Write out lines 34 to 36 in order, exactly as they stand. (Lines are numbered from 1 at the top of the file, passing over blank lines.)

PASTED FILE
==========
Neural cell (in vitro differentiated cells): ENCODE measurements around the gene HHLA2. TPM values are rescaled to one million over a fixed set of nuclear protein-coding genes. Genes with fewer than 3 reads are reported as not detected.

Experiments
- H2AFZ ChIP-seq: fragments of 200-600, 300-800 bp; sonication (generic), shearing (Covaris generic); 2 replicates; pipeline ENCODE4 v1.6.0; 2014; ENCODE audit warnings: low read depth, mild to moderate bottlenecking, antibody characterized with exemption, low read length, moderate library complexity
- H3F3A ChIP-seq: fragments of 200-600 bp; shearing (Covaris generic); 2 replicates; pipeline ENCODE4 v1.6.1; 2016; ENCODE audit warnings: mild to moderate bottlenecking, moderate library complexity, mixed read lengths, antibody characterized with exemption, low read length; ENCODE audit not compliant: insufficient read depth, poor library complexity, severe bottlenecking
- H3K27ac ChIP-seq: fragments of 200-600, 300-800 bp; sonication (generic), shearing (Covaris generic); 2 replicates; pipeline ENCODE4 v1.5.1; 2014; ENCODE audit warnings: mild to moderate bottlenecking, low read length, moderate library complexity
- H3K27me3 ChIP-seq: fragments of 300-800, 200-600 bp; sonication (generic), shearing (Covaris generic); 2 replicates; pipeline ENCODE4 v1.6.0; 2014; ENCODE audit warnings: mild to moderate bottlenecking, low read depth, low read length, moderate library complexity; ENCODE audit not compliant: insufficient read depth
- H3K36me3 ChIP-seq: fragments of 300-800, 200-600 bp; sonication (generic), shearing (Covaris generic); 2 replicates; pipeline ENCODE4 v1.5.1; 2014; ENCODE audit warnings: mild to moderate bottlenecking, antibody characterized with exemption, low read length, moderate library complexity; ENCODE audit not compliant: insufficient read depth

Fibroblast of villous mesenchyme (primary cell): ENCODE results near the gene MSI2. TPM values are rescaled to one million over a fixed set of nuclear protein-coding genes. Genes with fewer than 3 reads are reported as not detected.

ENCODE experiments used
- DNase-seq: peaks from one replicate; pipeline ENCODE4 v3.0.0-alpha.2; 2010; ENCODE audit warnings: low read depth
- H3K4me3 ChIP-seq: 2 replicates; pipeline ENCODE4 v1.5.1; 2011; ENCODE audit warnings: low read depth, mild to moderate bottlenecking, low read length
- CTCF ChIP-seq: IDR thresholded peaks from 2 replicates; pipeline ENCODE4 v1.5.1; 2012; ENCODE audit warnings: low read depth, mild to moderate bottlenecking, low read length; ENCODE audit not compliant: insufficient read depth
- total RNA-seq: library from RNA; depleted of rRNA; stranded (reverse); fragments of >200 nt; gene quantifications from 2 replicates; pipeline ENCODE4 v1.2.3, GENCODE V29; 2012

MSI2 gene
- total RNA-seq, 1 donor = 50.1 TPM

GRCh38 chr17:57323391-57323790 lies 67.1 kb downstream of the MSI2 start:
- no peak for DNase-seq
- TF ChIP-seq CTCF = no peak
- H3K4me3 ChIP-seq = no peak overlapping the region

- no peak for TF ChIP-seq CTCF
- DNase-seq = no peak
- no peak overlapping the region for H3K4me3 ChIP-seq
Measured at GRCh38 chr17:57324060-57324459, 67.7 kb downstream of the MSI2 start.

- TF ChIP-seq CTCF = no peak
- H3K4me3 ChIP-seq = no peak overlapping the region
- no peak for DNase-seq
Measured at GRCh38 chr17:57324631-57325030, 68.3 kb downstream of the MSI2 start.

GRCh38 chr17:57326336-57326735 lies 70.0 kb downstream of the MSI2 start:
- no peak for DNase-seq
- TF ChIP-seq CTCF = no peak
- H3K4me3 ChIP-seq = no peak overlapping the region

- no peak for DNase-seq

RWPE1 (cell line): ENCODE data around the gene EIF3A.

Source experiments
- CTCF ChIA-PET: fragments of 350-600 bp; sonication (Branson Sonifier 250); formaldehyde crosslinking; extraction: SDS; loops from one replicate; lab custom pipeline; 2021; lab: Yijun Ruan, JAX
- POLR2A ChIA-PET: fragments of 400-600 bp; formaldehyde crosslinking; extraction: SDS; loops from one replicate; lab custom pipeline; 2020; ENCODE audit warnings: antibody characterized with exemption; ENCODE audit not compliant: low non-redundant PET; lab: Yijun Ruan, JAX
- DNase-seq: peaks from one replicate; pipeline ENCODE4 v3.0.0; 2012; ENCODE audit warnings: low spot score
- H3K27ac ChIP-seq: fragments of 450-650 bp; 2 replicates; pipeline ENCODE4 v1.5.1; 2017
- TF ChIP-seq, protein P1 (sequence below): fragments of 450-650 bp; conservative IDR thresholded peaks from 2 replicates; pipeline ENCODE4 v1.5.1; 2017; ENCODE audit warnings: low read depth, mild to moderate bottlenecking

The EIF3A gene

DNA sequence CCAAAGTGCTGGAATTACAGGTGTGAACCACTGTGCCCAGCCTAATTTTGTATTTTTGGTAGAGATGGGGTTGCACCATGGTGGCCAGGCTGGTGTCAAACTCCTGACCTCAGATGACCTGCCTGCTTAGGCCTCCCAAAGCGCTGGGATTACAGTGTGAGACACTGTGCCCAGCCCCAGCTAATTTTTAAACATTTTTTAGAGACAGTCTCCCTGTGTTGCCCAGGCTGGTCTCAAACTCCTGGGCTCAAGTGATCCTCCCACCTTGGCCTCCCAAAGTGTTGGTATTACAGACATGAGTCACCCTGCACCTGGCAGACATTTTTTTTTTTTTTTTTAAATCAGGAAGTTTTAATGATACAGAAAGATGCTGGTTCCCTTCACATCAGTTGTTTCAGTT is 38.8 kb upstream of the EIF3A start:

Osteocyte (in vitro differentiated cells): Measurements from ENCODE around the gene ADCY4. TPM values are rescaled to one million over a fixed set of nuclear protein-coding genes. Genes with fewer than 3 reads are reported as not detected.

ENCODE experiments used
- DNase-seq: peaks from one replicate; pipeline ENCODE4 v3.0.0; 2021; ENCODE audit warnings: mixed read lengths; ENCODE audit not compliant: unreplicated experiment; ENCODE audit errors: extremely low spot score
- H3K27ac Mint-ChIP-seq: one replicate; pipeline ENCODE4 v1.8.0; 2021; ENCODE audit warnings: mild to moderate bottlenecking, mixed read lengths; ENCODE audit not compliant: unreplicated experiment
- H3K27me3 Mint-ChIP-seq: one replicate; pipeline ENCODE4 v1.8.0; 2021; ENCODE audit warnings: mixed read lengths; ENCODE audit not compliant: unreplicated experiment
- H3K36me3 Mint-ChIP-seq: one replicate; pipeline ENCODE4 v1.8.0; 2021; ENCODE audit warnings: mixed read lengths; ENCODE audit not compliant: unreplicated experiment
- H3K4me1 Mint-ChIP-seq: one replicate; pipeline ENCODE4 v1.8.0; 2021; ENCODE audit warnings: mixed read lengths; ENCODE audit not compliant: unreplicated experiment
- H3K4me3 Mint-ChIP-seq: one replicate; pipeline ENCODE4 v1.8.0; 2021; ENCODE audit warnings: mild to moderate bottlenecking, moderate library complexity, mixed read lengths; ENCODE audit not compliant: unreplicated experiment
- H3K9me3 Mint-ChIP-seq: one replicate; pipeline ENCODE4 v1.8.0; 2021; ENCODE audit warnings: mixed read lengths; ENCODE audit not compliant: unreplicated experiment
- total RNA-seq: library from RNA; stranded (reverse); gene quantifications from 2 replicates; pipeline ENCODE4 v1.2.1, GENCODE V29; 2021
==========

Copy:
Source experiments
- CTCF ChIA-PET: fragments of 350-600 bp; sonication (Branson Sonifier 250); formaldehyde crosslinking; extraction: SDS; loops from one replicate; lab custom pipeline; 2021; lab: Yijun Ruan, JAX
- POLR2A ChIA-PET: fragments of 400-600 bp; formaldehyde crosslinking; extraction: SDS; loops from one replicate; lab custom pipeline; 2020; ENCODE audit warnings: antibody characterized with exemption; ENCODE audit not compliant: low non-redundant PET; lab: Yijun Ruan, JAX